Hens love to have a rooster in their company to offer a sense of protection and leadership. If you have a plan to stop chicks hatching out (with more unwanted roosters), perhaps one of these developing youngsters could be their man.

Please apply to adopt one or more of Silken’s friendly sons. We have become very attached to them and it will be comforting to know that they will be equally loved as their sister and mother.

NOTE: When a clutch is hatched, you can be sure that half of the chicks will be innocent males. Please don’t add to the suffering of roosters by allowing your flock to breed. Collect any eggs diligently and count your hens each night as they retire to their shelter. To watch our rooster documentary, please click here.

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Carla & Eartha seek a comfortable life

alt When Carla, one of our volunteers, became aware of two hens living at a waterlogged earth moving construction site, she knew they would be at further risk when the major building development began.

So in the pouring rain this morning, I set out to rescue them…and due to their hunger, soon had them safely enclosed in the car. They were cold, wet, hungry, muddy and shivering. In this cold winter weather, the hens’ legs and underbellies have regularly been fully immersed in muddy water.

When the workmen arrived I learned that they had been feeding these mud-caked girls for almost two months and that one had been extremely thin when they first noticed her. The men named them ‘Chickies’ and developed an affection for the birds. They routinely shared their lunches with them which likely kept them from illnesses and saved their lives. A makeshift shelter was built in the mechanics of a crane where the guys had placed hay for them. These are real men!


Now that they have been treated for worms and body lice, these pretty Brown Shavers are looking for loving caregivers. Meanwhile, thanks to Adie, they are enjoying a cosy life in a wonderful foster home.

It’s possible these hens were cruelly and illegally abandoned because they are older and may not be laying as well as they used to. Please apply for their adoption if you would like to spoil a couple of very friendly, curious girls who may or may not lay eggs. We have named them Carla (after our volunteer) and Eartha (in tribute to the great earthmoving team).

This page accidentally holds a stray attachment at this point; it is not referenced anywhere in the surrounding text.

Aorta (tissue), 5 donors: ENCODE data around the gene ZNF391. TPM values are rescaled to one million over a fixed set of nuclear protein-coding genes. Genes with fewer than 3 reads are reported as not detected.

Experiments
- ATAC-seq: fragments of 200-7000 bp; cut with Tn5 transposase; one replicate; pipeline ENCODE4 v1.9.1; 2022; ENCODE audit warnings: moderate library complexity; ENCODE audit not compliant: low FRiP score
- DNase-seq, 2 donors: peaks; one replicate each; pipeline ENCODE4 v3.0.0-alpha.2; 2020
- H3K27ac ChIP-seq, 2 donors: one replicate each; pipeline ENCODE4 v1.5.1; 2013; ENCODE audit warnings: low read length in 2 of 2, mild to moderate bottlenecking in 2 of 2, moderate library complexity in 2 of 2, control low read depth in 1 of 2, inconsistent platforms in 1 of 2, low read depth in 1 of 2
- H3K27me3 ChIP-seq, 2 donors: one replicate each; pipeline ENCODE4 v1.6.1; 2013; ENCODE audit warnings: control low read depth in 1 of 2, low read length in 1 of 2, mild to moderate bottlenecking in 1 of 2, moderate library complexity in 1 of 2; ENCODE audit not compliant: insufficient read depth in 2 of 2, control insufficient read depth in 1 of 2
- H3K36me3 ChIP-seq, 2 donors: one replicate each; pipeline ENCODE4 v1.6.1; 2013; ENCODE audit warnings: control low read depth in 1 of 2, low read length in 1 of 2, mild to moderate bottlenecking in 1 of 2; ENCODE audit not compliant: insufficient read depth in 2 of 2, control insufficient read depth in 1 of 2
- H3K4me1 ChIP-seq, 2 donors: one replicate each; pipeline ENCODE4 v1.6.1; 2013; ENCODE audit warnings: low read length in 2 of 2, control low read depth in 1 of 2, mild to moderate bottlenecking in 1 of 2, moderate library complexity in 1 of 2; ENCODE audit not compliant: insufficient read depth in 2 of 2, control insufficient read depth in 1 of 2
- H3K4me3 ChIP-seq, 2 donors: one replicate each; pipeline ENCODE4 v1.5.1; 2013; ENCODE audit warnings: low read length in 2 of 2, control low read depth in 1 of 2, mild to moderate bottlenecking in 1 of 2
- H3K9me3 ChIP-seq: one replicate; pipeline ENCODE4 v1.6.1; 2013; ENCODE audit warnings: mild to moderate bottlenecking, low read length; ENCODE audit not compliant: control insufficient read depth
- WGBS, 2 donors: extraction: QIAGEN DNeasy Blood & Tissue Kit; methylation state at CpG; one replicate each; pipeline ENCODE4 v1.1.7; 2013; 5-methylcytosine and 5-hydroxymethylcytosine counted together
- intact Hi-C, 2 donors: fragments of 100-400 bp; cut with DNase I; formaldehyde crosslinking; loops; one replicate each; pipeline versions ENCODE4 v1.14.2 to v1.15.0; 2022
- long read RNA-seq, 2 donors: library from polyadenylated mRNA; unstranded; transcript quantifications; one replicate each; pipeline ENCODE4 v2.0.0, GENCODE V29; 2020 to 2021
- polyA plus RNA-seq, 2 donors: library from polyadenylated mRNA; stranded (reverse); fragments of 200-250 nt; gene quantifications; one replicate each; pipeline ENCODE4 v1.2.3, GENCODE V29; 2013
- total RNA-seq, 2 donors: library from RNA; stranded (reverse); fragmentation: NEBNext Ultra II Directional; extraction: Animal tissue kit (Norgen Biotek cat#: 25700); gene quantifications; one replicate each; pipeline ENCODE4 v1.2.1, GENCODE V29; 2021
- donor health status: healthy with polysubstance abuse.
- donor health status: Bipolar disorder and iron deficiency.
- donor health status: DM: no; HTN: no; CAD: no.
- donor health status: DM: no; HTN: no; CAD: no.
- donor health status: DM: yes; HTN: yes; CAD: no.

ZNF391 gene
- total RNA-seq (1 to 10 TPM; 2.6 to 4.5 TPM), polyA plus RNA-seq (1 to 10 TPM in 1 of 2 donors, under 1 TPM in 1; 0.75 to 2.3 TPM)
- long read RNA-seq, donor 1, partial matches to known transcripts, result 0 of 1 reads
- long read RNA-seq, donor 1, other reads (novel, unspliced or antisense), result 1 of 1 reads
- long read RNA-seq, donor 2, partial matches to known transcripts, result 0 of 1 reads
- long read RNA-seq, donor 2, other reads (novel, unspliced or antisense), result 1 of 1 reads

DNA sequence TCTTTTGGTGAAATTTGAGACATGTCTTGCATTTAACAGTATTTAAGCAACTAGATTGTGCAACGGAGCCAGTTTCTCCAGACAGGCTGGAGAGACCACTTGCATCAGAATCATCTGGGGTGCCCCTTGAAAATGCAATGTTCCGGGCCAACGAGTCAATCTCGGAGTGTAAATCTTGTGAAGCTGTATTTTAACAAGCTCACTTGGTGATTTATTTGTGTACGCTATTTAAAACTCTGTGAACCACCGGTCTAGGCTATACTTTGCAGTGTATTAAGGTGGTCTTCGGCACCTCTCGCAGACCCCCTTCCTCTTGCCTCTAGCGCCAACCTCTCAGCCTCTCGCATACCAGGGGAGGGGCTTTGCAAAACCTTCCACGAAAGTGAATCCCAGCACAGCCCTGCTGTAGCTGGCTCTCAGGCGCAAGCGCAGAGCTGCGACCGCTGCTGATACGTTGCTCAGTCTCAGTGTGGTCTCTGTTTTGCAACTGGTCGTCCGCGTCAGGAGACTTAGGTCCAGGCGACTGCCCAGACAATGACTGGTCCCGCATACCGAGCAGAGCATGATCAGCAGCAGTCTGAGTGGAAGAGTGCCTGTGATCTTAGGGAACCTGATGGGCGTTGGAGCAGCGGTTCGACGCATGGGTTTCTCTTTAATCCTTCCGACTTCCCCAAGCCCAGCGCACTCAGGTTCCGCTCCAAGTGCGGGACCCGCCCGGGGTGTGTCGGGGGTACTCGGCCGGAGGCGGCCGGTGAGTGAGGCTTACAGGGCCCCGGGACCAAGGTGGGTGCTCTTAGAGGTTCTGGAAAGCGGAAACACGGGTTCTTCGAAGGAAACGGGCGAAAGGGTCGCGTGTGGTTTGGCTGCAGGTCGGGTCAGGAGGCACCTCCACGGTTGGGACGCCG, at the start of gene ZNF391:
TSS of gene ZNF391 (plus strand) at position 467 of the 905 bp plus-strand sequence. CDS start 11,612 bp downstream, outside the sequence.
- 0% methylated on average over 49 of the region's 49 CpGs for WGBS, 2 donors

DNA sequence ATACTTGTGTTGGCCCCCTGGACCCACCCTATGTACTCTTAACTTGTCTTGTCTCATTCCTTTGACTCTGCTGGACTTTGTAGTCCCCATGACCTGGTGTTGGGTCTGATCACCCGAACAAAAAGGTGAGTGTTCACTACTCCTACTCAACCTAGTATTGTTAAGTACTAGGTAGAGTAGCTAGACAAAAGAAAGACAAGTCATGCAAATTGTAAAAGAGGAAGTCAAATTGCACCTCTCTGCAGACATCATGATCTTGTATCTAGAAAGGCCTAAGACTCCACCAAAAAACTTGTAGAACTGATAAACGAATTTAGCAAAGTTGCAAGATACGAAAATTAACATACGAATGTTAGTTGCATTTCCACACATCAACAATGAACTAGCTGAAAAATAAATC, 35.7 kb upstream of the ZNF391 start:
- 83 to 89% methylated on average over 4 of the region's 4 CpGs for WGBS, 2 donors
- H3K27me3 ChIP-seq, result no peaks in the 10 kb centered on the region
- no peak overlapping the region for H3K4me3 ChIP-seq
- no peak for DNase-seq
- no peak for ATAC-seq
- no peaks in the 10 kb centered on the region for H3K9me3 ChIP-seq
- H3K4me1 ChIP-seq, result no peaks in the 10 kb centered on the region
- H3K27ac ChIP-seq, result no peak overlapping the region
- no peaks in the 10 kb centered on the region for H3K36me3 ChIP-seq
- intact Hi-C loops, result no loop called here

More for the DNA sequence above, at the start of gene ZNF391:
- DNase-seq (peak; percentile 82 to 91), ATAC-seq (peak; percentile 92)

NOTE: If you witness anyone dumping chickens in public places, please note the time & date and write down their car number plate & description. If possible, also take a photograph of the offender(s) and forward all details to the Auckland SPCA so that a prosecution follows. Please inform others that abandoning an animal is cruel and is illegal under the Animal Welfare Act. Offenders can be fined up to $50,000.00, face a 12 month prison term - or both.

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Ex-battery hens need thoughtful caregivers


Sometimes Animal Re-homing and other agencies rescue a tiny minority of these abused hens before their slaughter date so that their remaining few years may be lived in comfort and pleasure.

Watching them learn to walk, to roost, to spread their wings, to dust bathe, to eat grass, to experience sunshine, etc is both disturbing and fulfilling.


For me, the greatest joy of all - is to see the spark of life and curiosity return to their deadened eyes. When we collect them from the “farms”, they remind me of prisoners-of-war with their ravaged and mutilated bodies, tormented minds and eyes that have stopped wanting to see. The transition to vibrant health is rewarding beyond words. The two pictured hens are recovered ex-battery girls.

If you would like to offer a home (or a foster home) to ex-battery hens, please read the ex-battery hen care guide before sending me your contact details and photographs of the sheltered area in which the hens would live until they are well enough to come and go from the enclosure. A comprehensive interview will follow. Thank you.